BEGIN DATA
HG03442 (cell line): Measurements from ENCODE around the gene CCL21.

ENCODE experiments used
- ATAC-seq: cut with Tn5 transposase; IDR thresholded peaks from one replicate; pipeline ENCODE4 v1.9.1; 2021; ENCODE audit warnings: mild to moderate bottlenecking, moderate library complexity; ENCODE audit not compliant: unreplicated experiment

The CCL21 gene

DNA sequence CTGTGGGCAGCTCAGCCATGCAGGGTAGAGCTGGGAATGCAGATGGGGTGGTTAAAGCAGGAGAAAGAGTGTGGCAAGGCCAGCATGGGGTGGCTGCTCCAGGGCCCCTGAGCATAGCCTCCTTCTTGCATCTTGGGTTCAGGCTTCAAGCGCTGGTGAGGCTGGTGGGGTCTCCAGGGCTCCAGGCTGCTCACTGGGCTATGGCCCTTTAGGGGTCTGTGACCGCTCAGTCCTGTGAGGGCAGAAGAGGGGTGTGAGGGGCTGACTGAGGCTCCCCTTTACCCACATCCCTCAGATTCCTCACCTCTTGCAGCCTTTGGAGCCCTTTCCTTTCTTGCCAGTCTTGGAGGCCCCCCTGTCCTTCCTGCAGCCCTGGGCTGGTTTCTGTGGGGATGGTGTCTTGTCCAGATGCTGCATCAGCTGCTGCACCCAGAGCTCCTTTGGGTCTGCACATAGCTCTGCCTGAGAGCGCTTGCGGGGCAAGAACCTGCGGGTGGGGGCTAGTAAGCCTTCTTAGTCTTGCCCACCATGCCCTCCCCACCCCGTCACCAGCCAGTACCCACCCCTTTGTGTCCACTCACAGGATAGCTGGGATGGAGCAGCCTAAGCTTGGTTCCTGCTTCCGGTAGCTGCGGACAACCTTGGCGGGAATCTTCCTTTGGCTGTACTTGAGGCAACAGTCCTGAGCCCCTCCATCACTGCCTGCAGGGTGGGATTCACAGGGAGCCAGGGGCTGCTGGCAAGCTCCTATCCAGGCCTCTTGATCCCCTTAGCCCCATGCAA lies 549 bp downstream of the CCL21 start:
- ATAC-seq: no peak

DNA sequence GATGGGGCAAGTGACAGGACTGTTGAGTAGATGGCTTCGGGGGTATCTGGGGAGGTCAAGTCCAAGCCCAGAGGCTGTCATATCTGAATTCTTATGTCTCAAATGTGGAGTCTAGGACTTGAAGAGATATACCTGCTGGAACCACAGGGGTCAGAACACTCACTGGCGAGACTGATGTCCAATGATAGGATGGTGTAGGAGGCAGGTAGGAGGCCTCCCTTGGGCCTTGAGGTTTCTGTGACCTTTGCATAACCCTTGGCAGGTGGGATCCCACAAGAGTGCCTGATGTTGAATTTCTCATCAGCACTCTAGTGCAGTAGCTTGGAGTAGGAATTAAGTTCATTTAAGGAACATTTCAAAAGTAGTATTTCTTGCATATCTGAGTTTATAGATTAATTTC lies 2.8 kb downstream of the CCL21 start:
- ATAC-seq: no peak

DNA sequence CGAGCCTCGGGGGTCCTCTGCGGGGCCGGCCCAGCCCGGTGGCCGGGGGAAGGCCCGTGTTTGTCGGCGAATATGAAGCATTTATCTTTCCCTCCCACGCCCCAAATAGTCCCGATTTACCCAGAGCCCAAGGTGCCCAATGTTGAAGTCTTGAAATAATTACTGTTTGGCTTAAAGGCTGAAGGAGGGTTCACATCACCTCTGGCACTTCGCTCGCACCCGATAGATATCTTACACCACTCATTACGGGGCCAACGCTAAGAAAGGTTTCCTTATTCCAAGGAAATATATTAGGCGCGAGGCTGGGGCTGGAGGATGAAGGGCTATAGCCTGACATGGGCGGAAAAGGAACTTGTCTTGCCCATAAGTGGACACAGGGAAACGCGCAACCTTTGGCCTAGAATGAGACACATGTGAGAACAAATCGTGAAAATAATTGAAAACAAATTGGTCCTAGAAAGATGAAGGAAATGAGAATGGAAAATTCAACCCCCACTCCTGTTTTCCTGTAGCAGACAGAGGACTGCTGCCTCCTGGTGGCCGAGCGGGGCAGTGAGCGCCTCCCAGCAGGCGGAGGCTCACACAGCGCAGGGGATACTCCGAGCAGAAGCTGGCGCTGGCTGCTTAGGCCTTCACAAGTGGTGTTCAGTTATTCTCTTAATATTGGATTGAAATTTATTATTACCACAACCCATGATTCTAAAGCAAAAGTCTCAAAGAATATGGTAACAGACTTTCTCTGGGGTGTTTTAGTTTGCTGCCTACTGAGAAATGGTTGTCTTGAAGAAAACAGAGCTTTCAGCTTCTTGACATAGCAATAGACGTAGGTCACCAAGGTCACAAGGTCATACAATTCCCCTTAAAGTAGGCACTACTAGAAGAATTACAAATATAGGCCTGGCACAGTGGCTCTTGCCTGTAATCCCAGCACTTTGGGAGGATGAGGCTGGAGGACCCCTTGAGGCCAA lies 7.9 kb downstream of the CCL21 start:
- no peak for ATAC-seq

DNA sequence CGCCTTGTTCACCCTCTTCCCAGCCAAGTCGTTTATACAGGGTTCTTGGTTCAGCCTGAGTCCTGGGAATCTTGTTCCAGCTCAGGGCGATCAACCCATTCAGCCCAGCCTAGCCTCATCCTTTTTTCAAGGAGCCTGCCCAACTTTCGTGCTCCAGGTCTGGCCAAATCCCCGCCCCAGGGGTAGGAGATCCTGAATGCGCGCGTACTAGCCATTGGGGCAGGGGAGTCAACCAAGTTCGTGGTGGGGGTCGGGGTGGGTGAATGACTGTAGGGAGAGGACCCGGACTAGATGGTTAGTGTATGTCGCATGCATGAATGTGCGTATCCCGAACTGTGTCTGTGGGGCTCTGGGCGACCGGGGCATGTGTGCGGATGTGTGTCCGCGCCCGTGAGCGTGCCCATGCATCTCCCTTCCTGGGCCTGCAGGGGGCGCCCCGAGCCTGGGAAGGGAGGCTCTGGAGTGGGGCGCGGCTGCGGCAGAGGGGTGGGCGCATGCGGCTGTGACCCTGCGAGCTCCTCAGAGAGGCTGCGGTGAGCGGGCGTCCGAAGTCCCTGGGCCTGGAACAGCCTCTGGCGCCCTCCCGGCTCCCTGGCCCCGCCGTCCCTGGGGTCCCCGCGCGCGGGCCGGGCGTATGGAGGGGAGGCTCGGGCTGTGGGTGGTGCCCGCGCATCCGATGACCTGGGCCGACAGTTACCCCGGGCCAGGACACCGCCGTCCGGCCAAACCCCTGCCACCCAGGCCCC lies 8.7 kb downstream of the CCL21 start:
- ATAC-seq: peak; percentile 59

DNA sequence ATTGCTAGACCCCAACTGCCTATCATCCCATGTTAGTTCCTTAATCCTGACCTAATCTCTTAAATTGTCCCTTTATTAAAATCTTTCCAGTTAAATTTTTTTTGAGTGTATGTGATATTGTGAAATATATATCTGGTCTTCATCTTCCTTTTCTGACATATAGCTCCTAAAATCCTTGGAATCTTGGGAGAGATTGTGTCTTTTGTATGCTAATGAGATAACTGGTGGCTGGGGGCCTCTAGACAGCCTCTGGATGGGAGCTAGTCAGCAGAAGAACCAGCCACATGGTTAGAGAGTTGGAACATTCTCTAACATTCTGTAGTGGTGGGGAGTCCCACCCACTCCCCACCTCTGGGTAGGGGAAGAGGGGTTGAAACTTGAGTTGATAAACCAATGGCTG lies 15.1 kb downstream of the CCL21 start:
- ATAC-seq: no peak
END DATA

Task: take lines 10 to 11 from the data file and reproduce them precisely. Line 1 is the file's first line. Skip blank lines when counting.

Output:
- no peak for ATAC-seq

DNA sequence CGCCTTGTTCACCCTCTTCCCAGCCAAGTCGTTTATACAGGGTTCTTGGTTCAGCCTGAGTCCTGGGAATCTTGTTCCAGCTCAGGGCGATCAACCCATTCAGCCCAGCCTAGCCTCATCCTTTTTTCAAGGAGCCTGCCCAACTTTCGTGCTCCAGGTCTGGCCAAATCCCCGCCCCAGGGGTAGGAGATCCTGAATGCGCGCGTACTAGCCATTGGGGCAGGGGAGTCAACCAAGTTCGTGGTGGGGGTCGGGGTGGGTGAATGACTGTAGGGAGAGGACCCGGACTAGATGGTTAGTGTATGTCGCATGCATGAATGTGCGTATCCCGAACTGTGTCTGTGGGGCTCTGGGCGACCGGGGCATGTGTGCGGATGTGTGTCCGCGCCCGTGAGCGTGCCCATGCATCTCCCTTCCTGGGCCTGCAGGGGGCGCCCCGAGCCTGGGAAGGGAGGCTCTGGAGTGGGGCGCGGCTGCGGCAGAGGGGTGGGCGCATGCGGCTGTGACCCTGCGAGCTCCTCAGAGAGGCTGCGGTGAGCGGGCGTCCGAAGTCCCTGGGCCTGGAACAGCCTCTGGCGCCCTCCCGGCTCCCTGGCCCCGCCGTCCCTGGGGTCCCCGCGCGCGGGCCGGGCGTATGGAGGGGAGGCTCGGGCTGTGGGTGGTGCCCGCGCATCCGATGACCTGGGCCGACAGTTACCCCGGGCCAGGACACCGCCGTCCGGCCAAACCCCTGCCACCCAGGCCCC lies 8.7 kb downstream of the CCL21 start: